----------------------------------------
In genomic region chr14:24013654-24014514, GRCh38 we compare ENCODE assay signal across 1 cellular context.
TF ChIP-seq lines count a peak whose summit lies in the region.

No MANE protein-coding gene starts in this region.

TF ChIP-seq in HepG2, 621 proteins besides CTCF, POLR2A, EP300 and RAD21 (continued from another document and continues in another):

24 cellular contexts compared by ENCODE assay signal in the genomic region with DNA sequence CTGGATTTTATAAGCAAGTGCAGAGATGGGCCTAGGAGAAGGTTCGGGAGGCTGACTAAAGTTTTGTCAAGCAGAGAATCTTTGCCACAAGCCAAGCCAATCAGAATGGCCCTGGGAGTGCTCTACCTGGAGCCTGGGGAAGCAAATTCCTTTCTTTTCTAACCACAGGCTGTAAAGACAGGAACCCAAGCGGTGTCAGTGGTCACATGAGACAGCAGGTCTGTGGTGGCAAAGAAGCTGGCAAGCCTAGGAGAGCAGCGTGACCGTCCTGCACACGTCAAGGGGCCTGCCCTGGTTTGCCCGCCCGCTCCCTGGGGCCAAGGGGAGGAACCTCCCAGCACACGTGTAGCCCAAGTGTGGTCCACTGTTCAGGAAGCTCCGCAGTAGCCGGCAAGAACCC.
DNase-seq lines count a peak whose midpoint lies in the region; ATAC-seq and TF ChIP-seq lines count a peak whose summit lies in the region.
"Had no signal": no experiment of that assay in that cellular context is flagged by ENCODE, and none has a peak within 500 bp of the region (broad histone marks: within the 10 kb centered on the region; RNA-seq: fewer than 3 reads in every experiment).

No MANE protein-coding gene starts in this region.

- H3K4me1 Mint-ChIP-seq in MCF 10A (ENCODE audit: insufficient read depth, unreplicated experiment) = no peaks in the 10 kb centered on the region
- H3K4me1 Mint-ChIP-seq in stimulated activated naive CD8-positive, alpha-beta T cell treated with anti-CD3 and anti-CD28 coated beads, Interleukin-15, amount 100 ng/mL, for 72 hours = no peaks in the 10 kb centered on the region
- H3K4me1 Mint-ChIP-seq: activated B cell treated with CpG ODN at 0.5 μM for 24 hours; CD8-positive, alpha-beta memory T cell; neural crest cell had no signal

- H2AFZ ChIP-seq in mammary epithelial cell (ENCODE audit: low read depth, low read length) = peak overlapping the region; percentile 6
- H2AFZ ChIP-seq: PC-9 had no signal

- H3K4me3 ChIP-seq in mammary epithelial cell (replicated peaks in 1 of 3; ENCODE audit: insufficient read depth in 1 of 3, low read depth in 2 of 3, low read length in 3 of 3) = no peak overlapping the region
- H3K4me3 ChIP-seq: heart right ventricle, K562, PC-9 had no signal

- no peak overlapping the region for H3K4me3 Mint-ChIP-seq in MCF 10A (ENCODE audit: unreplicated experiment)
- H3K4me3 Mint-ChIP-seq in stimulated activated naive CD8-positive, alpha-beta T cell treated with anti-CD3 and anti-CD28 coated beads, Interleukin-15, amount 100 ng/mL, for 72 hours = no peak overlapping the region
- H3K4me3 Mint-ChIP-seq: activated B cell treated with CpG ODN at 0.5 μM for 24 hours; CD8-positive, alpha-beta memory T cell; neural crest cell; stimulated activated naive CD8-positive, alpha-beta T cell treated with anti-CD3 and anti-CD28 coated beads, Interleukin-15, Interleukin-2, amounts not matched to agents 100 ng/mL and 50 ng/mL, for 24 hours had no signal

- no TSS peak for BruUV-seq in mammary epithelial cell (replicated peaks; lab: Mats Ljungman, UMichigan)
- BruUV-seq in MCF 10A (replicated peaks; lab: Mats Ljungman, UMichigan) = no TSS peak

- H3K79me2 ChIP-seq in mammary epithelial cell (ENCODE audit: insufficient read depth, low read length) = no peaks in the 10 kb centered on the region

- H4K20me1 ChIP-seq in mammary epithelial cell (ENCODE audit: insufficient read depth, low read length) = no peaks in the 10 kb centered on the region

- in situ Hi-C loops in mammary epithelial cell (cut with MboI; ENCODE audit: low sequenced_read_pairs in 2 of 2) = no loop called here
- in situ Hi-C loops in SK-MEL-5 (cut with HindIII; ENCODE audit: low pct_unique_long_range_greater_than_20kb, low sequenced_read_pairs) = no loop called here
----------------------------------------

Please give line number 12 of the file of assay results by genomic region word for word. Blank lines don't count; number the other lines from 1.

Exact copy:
- H2AFZ ChIP-seq in mammary epithelial cell (ENCODE audit: low read depth, low read length) = peak overlapping the region; percentile 6